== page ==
The Graphic Arts Collection is fortunate to hold seventeen works by the American painter and muralist William Sommer (1867-1949). Born in Detroit, Sommer worked as a commercial lithographer in Boston and New York City before traveling to Munich to study painting. He and his wife returned to the Midwest and settled outside Cleveland.
William Sommer (1867-1949) Untitled [Two Horses Grazing], 1933. Watercolor on paper. Graphic Arts GC059 American Drawings and Paintings Collection
William Sommer (1867-1949) Untitled [Still life with blue picture and apples], no date. Oil on board. Gift of Joseph M. Erdelac. Graphic Arts GC059 American Drawings and Paintings Collection
The Ohio poet Hart Crane (1899-1932) left home for New York City at seventeen but returned periodically to visit family and friends. He frequented Richard Laukhoff’s bookstore in Cleveland, as did the painter Bill Sommer. When they met, Crane was twenty-two and Sommer was fifty-four but they found in each other a kindred spirit.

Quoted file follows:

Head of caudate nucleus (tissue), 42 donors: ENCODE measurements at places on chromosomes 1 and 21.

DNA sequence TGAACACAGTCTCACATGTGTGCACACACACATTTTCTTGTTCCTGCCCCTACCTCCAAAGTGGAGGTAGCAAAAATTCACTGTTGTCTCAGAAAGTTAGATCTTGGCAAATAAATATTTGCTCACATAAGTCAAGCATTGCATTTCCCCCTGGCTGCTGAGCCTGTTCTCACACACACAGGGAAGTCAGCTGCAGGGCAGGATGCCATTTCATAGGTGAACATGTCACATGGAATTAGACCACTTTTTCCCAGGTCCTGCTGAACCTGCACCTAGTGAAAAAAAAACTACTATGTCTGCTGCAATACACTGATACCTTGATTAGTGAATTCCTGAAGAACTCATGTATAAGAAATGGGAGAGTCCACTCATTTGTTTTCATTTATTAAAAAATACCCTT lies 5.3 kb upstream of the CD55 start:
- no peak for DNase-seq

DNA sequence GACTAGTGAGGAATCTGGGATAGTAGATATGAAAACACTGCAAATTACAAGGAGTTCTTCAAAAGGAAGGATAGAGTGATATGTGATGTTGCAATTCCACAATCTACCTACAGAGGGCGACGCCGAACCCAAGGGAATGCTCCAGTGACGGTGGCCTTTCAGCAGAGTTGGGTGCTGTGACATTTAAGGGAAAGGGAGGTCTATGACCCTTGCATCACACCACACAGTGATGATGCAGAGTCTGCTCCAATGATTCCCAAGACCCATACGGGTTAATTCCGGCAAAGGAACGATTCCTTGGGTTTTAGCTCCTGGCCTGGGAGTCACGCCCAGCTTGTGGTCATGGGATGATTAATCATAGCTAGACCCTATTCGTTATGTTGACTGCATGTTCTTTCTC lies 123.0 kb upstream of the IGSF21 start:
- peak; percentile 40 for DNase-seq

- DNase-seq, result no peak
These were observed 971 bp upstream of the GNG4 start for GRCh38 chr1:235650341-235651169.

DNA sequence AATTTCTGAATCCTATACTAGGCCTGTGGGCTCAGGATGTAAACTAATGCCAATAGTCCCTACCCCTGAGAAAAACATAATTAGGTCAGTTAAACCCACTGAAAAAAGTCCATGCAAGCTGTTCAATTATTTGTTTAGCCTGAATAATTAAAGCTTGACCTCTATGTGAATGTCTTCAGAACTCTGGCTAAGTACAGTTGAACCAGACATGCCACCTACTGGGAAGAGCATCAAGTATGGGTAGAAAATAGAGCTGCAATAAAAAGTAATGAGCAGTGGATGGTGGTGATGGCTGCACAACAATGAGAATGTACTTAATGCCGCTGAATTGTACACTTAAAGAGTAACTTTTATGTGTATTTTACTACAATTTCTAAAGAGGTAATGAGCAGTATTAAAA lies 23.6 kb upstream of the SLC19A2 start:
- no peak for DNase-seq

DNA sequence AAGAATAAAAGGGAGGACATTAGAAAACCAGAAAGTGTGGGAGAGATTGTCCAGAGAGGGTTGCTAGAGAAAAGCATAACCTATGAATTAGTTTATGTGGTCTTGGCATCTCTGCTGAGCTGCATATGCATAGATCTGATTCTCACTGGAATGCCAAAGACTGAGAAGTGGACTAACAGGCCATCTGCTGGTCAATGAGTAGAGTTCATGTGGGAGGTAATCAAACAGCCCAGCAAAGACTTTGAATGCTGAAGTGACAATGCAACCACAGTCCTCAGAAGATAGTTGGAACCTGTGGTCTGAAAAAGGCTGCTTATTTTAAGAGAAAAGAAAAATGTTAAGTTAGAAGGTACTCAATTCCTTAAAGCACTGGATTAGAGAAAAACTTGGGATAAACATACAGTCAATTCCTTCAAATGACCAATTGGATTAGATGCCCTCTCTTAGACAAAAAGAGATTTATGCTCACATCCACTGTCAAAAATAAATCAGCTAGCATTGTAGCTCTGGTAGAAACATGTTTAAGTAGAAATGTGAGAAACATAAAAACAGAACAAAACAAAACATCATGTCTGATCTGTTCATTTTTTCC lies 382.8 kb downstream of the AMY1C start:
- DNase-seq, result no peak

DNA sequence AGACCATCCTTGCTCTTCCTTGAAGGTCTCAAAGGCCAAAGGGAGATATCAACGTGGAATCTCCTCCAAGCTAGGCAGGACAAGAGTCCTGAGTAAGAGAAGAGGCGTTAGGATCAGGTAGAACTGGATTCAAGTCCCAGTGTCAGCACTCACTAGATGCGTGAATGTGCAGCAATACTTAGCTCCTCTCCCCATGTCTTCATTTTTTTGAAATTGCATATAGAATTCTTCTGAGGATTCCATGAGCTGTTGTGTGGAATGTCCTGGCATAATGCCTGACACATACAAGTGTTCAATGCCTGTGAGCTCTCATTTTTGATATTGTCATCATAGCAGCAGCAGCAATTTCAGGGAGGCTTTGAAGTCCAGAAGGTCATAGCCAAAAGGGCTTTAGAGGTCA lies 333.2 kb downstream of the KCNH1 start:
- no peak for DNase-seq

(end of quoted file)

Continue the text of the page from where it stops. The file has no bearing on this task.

Crane wrote, “I have run across an artist here whose work seems to carry the most astonishing marks of genius. A man of 55 or so—works in a lithograph factory—spent most of his life until the last seven years in the rut of conventional forms—liberated suddenly by sparks from Gauguin, Van Gogh, Picasso—I have taken it upon myself to send out some of his work for publication…”
He sent a group of Sommer’s paintings and drawings to New York City, where William Carlos Williams purchased one and two others were published in The Dial. Later, Crane wrote a poem dedicated to Sommer entitled “Sunday Morning Apples” (1927), referring I believe, to the painting above.
The leaves will fall again sometime and fill
‘The fleece of nature with those purposes
That are your rich and faithful strength of line.
But now there are challenges to spring
In that ripe nude with head
Into a realm of swords, her purple shadow
Bursting on the winter of the world
From whiteness that cries defiance to the snow.
A boy runs with a dog before the sun, straddling
Spontaneities that form their independent orbits,
Their own perennials of light
In the valley where you live
I have seen the apples there that toss you secrets,-
Beloved apples of seasonable madness
That feed your inquiries with aerial wine.
Put them beside a pitcher with a knife,
And poise them full and ready for explosion-
The apples, Bill, the apples!